Can I Run With a Cold?

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It never fails that as soon as you've found yourself in a running groove or your training is going really well, you find yourself sniffing, sneezing, and not feeling so great. So do you need to hang up your running shoes for a few days? Well, it depends on your symptoms.

Follow the 'Above/Below Neck' Rule

When deciding whether you should run with a cold, use the above/below the neck rule. If your symptoms are above the neck (runny nose, sneezing, sore throat) then, yes, you can run. Just take it easy and don't do any intense workouts. Be sure to be aware of any symptoms such as dizziness, nausea, or profuse (unusual, not due to exertion or heat) sweating. You should stop running immediately if you notice any of these symptoms.

If your symptoms are below the neck (chest congestion, intense coughing, vomiting, diarrhea), let your illness run its course before you start running again. Running under those conditions increases dehydration and may lead to even more serious issues. You also should never run if you have a high fever.

If your doctor advises you not to run, definitely follow his or her advice. If you're training for a race, keep in mind that a week of missed runs is not going to have a serious effect on your race preparation. But if you try to force some runs when you're too sick to be running, you could end up feeling worse and prolong your illness.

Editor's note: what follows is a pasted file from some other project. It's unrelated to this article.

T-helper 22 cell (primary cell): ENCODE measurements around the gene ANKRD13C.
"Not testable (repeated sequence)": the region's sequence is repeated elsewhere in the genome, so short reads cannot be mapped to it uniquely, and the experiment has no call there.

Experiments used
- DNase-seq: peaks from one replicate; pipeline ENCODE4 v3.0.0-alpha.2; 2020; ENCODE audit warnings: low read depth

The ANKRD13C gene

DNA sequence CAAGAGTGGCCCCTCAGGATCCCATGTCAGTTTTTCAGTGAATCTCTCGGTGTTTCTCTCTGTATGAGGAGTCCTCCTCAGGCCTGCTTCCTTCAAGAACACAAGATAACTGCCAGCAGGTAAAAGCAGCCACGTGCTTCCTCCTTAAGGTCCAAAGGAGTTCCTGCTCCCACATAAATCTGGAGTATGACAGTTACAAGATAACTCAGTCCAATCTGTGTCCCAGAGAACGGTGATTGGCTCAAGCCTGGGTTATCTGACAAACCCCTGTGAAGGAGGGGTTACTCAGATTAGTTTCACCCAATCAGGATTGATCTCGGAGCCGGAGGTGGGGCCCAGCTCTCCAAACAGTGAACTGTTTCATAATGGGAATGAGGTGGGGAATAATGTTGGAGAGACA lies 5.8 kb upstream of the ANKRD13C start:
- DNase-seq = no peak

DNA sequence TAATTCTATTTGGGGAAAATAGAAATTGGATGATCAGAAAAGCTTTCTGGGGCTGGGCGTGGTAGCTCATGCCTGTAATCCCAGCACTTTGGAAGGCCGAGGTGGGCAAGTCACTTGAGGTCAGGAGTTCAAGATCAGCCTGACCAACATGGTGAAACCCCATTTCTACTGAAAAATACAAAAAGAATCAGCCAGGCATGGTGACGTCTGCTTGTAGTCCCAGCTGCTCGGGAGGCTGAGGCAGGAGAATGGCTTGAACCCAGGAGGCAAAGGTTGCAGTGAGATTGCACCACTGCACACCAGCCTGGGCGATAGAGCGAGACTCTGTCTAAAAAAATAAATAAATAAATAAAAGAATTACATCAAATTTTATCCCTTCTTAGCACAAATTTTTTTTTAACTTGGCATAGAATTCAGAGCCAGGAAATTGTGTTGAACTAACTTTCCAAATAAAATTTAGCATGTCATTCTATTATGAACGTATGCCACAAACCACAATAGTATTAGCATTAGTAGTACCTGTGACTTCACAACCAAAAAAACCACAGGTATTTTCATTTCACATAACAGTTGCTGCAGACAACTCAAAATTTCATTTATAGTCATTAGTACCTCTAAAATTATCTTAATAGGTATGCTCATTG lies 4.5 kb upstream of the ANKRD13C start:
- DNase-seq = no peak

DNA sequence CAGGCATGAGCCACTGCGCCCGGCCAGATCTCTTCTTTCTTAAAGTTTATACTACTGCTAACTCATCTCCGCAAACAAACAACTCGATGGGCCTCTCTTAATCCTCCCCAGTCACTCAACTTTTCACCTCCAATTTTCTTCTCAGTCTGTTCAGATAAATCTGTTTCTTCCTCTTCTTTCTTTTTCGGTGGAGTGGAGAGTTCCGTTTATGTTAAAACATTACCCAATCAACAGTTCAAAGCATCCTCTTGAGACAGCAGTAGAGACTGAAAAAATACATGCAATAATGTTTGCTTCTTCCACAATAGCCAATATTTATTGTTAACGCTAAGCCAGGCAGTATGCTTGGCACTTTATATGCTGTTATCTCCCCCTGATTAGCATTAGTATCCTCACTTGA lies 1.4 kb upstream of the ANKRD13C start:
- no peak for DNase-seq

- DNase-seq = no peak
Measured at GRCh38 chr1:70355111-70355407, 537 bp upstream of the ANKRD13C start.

Take off the next few days until you're feeling better. You won't lose much fitness and you'll be back where you left off in no time. If you're dealing with an illness that keeps you from running for two weeks or more, find out what to do when you take a break from running.

To prevent catching a cold in the first place, wash your hands frequently, get plenty of sleep, and follow these other cold prevention tips.

If you think you may actually be suffering from seasonal allergies, not a cold, follow these tips to see how you can continue running.